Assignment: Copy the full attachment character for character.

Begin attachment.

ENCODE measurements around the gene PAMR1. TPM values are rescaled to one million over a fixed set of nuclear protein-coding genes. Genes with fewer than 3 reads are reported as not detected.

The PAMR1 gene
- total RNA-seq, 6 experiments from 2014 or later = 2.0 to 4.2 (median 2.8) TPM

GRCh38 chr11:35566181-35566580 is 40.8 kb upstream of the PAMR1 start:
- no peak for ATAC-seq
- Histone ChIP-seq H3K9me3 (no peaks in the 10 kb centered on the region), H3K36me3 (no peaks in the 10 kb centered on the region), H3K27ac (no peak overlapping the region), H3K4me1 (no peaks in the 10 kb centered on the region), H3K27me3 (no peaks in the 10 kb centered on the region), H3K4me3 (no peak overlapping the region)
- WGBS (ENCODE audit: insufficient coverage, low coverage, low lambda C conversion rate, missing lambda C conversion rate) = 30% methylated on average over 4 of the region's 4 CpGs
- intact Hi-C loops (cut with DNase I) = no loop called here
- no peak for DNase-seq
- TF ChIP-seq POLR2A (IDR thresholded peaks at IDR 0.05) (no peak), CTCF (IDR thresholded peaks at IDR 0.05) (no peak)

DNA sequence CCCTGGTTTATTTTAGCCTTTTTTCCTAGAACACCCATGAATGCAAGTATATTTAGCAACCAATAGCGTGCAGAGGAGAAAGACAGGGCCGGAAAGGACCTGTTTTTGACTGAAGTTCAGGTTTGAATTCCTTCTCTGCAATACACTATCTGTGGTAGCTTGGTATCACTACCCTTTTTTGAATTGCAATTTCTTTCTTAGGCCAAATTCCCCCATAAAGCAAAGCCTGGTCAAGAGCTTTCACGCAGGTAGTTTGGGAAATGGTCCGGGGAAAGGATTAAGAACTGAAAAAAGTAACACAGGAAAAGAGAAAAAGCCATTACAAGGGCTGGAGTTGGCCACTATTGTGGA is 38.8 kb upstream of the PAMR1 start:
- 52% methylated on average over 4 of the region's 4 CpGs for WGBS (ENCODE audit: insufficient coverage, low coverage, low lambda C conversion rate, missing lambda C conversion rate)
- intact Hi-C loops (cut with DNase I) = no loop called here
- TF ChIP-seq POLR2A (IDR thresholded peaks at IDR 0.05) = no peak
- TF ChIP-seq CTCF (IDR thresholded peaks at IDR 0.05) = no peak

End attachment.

ENCODE measurements around the gene PAMR1. TPM values are rescaled to one million over a fixed set of nuclear protein-coding genes. Genes with fewer than 3 reads are reported as not detected.

The PAMR1 gene
- total RNA-seq, 6 experiments from 2014 or later = 2.0 to 4.2 (median 2.8) TPM

GRCh38 chr11:35566181-35566580 is 40.8 kb upstream of the PAMR1 start:
- no peak for ATAC-seq
- Histone ChIP-seq H3K9me3 (no peaks in the 10 kb centered on the region), H3K36me3 (no peaks in the 10 kb centered on the region), H3K27ac (no peak overlapping the region), H3K4me1 (no peaks in the 10 kb centered on the region), H3K27me3 (no peaks in the 10 kb centered on the region), H3K4me3 (no peak overlapping the region)
- WGBS (ENCODE audit: insufficient coverage, low coverage, low lambda C conversion rate, missing lambda C conversion rate) = 30% methylated on average over 4 of the region's 4 CpGs
- intact Hi-C loops (cut with DNase I) = no loop called here
- no peak for DNase-seq
- TF ChIP-seq POLR2A (IDR thresholded peaks at IDR 0.05) (no peak), CTCF (IDR thresholded peaks at IDR 0.05) (no peak)

DNA sequence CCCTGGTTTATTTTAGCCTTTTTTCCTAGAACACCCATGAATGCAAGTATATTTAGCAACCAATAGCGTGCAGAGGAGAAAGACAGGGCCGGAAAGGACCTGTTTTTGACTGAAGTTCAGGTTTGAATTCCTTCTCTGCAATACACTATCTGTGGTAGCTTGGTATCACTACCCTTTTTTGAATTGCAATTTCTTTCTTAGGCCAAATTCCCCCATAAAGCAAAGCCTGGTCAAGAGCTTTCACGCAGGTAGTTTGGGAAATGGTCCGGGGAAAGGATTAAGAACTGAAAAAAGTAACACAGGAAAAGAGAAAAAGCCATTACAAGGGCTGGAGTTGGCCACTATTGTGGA is 38.8 kb upstream of the PAMR1 start:
- 52% methylated on average over 4 of the region's 4 CpGs for WGBS (ENCODE audit: insufficient coverage, low coverage, low lambda C conversion rate, missing lambda C conversion rate)
- intact Hi-C loops (cut with DNase I) = no loop called here
- TF ChIP-seq POLR2A (IDR thresholded peaks at IDR 0.05) = no peak
- TF ChIP-seq CTCF (IDR thresholded peaks at IDR 0.05) = no peak